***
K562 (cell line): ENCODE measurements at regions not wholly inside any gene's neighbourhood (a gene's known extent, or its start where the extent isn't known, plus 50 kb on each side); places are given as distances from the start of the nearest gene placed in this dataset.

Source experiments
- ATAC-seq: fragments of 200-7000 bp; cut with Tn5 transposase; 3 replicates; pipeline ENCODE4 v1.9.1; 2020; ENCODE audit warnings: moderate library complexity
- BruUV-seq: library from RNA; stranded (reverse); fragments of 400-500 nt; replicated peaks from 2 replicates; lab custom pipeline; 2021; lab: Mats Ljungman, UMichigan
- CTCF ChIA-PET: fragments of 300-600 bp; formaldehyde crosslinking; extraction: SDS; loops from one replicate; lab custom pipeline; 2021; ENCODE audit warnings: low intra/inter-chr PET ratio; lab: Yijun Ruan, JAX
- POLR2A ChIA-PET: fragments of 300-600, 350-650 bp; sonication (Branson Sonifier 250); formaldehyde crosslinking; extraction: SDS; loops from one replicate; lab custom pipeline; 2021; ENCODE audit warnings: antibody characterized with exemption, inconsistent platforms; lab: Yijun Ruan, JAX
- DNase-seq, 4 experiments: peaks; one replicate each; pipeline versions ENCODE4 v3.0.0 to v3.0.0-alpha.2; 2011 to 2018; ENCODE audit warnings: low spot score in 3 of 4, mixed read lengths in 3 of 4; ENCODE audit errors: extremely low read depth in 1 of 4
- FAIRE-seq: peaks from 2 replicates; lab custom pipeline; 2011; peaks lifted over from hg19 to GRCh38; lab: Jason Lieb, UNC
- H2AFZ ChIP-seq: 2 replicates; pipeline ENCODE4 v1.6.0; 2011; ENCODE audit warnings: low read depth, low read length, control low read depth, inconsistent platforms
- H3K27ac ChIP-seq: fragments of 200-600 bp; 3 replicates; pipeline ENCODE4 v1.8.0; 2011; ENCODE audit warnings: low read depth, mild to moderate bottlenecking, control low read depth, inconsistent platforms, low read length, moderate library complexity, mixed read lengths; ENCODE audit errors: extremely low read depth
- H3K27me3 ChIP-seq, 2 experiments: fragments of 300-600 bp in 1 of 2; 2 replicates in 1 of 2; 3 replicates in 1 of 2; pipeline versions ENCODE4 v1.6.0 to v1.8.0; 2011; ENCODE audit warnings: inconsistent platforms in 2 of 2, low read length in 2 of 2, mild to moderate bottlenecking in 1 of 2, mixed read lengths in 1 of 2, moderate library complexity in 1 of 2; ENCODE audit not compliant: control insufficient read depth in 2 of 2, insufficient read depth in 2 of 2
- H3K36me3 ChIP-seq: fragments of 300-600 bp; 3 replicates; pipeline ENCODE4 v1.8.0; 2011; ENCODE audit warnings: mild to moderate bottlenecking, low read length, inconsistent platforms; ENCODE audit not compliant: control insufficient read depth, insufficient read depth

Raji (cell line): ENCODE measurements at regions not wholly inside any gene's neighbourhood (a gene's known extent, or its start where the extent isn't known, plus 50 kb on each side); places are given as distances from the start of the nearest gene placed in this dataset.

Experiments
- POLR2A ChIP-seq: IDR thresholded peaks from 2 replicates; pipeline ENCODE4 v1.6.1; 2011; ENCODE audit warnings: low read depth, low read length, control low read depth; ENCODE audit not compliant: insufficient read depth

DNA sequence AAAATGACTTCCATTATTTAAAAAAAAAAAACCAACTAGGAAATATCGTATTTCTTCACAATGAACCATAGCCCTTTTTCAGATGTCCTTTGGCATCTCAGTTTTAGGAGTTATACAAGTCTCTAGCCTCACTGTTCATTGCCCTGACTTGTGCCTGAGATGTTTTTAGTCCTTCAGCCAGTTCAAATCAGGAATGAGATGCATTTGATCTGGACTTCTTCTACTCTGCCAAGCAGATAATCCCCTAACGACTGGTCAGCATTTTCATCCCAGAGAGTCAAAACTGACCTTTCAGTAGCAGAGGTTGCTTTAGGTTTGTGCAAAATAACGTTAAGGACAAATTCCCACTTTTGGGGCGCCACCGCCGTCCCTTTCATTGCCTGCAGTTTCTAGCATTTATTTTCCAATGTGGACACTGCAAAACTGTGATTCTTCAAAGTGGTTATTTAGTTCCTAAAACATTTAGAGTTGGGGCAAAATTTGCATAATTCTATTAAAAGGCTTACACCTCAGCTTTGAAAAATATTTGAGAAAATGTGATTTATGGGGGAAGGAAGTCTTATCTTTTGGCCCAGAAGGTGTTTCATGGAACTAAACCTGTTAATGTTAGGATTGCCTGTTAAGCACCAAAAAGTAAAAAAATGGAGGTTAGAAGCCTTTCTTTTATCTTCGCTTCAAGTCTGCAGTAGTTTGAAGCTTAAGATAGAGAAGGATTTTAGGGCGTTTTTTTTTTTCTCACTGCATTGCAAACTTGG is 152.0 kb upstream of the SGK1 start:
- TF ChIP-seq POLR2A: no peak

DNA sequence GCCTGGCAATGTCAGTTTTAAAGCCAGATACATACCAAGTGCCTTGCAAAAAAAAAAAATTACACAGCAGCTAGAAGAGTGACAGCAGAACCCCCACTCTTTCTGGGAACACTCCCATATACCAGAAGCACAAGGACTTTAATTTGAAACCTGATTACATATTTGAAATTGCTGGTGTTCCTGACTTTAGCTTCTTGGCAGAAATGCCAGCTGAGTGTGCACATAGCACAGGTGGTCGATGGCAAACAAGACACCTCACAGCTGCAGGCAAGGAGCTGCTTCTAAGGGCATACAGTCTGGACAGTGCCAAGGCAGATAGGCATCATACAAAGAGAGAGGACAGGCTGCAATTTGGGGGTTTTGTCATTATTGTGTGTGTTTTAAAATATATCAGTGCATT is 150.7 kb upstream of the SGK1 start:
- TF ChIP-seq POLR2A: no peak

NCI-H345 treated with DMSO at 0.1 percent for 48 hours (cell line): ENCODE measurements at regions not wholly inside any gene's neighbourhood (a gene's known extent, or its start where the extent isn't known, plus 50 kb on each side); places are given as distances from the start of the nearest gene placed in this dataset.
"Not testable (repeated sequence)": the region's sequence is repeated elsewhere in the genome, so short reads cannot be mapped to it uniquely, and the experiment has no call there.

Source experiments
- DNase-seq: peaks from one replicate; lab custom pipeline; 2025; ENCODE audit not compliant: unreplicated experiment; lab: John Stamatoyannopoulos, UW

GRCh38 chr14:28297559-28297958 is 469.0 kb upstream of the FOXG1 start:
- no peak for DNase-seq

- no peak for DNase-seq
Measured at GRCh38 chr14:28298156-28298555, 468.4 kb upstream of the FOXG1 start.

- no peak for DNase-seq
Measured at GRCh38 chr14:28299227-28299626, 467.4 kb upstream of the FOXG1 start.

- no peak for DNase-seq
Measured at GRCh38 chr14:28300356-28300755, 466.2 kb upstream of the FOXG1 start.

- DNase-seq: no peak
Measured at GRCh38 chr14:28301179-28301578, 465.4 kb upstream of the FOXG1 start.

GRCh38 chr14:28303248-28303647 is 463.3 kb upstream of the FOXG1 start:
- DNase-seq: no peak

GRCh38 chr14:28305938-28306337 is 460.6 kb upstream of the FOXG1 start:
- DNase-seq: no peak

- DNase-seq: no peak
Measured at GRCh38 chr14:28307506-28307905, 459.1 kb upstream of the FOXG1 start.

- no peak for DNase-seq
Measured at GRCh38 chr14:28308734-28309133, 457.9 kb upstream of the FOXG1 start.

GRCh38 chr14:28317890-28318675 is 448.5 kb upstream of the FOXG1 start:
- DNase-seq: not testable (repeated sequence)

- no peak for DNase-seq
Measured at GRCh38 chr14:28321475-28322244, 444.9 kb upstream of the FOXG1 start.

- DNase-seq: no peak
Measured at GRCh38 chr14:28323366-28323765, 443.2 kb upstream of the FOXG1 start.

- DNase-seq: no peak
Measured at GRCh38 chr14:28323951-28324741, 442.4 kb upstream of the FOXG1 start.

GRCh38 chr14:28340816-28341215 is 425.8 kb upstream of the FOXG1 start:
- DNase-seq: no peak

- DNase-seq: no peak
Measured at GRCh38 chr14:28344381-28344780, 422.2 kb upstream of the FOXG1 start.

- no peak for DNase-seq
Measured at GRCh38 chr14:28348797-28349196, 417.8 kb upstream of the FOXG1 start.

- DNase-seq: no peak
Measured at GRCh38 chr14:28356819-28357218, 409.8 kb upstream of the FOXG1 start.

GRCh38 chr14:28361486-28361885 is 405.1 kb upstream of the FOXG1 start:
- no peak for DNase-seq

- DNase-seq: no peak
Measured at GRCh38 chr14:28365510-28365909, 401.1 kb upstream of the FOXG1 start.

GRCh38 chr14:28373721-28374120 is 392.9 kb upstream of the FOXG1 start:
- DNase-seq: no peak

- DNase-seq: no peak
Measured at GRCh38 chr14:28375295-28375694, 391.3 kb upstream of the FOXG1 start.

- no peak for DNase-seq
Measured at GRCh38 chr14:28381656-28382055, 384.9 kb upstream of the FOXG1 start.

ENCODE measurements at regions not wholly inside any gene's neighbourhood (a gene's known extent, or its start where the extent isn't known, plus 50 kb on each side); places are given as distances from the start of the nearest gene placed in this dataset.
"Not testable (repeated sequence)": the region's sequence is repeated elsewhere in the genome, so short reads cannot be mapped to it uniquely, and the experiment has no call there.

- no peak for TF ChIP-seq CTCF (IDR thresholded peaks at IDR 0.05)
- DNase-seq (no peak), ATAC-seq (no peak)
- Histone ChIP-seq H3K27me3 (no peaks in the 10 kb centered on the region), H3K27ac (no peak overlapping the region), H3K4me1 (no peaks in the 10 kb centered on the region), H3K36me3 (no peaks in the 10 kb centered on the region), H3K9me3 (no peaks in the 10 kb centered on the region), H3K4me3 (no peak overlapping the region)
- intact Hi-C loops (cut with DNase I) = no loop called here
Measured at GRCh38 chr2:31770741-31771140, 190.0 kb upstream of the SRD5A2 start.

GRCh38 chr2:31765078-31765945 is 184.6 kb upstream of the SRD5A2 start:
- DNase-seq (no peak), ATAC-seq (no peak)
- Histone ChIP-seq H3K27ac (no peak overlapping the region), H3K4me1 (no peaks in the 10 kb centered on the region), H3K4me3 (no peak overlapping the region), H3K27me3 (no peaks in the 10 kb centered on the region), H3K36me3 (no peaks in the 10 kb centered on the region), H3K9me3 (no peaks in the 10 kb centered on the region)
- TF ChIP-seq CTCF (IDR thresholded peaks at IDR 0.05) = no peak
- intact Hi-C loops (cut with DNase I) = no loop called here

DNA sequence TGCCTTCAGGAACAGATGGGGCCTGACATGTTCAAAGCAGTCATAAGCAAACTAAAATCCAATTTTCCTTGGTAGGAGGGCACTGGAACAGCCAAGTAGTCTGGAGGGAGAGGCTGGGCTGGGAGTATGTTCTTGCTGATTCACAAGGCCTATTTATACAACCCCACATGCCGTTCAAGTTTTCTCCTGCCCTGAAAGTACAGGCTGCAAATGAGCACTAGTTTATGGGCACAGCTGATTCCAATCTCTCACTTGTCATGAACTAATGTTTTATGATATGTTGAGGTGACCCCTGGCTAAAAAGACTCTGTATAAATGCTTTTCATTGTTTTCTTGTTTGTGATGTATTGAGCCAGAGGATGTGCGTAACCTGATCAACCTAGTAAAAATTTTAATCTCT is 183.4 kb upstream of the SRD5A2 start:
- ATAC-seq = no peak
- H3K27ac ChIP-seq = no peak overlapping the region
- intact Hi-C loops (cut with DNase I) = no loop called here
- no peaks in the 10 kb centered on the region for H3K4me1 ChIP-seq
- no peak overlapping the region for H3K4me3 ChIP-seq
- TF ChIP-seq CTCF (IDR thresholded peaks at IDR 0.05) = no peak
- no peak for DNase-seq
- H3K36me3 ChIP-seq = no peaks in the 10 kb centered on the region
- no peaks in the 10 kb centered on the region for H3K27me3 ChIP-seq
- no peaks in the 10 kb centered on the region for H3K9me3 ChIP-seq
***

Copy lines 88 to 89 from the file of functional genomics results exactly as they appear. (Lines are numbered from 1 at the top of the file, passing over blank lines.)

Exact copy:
- H3K36me3 ChIP-seq = no peaks in the 10 kb centered on the region
- no peaks in the 10 kb centered on the region for H3K27me3 ChIP-seq